The Corona pandemic has clearly pushed companies in terms of digitalization. Companies are sending their employees home for work, educational institutions are offering their classes in hybrid form, and even the construction industry, which is still relatively based on analog processes, has noticed that digitalization must be accelerated in order to move forward.
In this article, you will learn what added value digitalization offers construction companies, what digital solutions already exist on construction sites, and why you should definitely follow the current developments.
Corona boosts digitalization
The pandemic has caused prices for construction materials in particular to explode and has led to supply bottlenecks due to temporary border closures and production stoppages. In addition to delays of projects, many construction sites even have had to abadon their work in the worst cases. However, most construction companies are making it through the crisis unscathed thanks to booming residential construction. Yet, they are facing other problems.
Strict hygiene measures, distance rules and contact restrictions also apply on construction sites, prompting a great deal of restructuring. For example, work is done in small columns and breaks are inserted between shifts to prevent employees from bumping into each other. Consistent and seamless communication plays an important role here in order to avoid misunderstandings among colleagues - but how can it be achieved? The answer is simple: digitalization.
Digitalization creates many more opportunities than just an effective form of communication. Machines, robots and artificial intelligence are supporting activities in construction that could originally only be performed by human labor. Drones monitor construction sites from the air, technologies optimize and automate construction processes, and topics such as sustainability and smart building are moving into the focus of the construction industry. Digitalization is making construction more (cost-)efficient, more transparent and safer in many respects. In the following, we present 8 digital trends in the construction industry in 2021 and their benefits based on two categories.
The current trends at a glance
I. Top 5 software and technology trends
1. (Cloud-based) project management software and software-as-a-service platforms
A (cloud-based) software solution makes construction work much easier and increases both the efficiency of construction projects as well as the productivity of contractors. By working with a digital project management system administrative errors, redundancies and a lot more issues can be avoided. From personnel deployment to material planning and equipment use to (pictorial) documentation and reporting, all important information about the construction site and the construction project can be captured in a single, digital platform in real time. All stakeholders involved in the project can access this information at any time via various devices. The confusing and error-prone paper economy is completely replaced by a digital solution. Contractors do not only create more transparency, flexibility and better coordination, but also save a lot of time, costs and nerves.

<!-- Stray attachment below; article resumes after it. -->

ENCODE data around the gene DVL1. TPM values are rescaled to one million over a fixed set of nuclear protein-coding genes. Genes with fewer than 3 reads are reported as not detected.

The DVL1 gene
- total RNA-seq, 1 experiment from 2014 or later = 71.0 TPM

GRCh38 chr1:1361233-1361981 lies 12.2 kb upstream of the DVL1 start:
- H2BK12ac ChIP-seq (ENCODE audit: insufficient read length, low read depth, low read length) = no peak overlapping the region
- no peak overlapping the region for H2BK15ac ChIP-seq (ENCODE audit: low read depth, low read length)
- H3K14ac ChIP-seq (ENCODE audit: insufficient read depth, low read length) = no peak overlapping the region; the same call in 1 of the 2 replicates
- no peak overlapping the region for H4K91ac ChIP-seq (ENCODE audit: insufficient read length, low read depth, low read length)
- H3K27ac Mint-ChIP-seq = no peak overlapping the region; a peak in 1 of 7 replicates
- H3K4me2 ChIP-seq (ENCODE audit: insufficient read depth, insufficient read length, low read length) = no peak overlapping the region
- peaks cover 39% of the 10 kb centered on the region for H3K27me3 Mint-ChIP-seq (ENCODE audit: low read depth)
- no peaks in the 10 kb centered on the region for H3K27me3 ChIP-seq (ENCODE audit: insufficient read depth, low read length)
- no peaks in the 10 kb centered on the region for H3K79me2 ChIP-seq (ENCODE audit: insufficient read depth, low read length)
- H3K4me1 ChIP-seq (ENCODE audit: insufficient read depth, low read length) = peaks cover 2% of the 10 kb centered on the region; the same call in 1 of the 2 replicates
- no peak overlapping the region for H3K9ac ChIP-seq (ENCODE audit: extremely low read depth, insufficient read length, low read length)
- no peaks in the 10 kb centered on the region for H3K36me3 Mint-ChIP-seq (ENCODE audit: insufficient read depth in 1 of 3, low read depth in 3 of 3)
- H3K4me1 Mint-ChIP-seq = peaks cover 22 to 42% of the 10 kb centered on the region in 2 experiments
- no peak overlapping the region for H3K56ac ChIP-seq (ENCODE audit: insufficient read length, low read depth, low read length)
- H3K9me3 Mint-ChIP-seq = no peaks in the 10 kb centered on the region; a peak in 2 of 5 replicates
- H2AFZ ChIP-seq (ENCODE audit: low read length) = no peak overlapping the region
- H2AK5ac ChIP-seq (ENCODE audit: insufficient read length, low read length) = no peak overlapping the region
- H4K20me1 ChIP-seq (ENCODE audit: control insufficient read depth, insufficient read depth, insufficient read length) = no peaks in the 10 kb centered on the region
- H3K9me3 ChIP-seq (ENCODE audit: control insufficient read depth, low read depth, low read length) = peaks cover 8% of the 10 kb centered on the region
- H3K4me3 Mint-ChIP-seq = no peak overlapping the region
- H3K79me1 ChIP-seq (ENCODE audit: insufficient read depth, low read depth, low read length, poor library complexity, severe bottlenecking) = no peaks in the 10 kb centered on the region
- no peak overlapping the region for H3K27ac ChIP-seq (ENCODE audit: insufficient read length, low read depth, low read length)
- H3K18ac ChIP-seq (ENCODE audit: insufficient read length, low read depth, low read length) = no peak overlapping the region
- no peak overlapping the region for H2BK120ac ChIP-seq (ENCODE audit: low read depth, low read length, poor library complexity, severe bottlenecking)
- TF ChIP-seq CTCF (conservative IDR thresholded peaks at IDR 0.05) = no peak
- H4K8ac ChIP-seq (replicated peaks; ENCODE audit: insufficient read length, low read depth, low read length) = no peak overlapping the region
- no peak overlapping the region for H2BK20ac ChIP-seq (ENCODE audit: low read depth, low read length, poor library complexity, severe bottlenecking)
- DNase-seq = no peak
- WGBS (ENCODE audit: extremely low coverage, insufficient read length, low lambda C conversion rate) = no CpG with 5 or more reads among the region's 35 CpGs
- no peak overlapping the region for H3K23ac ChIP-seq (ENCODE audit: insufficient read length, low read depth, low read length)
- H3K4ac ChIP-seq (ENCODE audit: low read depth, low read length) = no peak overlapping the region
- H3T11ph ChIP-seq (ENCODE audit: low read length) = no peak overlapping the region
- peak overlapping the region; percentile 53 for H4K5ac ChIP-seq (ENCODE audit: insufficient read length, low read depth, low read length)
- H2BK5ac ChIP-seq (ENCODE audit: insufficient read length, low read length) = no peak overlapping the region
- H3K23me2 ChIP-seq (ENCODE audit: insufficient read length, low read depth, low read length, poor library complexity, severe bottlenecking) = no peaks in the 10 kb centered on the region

Our software solution FlexcavoOS serves as a digital fleet management system that allows contractors to manage their entire fleet from a single platform, in addition to projects and ongoing processes. Learn more about our innovative software solution here and how you can work with us to create the smart construction site of tomorrow.
2. Internet of things (IoT)
Sensors on (portable) equipment, machines, vehicles or consumables connected wirelessly to the Internet create an intelligent network on construction sites and can even connect multiple ones. They collect, process and store data about activities, movements and performance on the construction site and transmit them to a central platform, which is e.g. on the site manager's computer. Then, for example, he can warn an employee if he enters a danger zone on the construction site or immediately (geo)locate certain components - and thus save time. Available resources, such as machinery, can also be managed more effectively in this way, because analyzed data can be used to perform predictive maintenance, optimize fuel consumption, and accurately track locations, among other things. In addition to increasing safety, productivity and manageability, connected sensors generally provide more transparency and better documentation of construction projects.
According to McKinsey, 21% of German companies are currently relying on IoT applications - and the trend is rising. By 2025, the construction industry is expected to be worth nearly $1 trillion worldwide.
3. Building information modeling (BIM) and Digital Twin
With BIM technology, virtual 3D models of objects can be displayed so that digital pre-construction is possible, where problems can be identified and rectified at an early stage before they occur in the real construction. Beyond the physical and functional properties of objects, the technology also takes into account their management and operation, including maintenance and inspection schedules. All parties involved in a construction project, from architects to contractors to owners, can work on the 3D models simultaneously. Project progress, data and drawings are digitally recorded and dynamically updated, so that the digital image is always up to date and costs and risks in planning and construction processes are significantly reduced.
The virtual copy of the object is also called Digital Twin. The Digital Twin informs about the current status of created ecosystems and their influence on involved persons by data acquisition in real time. With BIM and the Digital Twin, the entire life cycle of objects can be handled virtually - from planning to management to deconstruction. This cooperative working methodology guarantees a high level of planning reliability, simplifies data and information management, reduces errors and saves a great deal of time and money.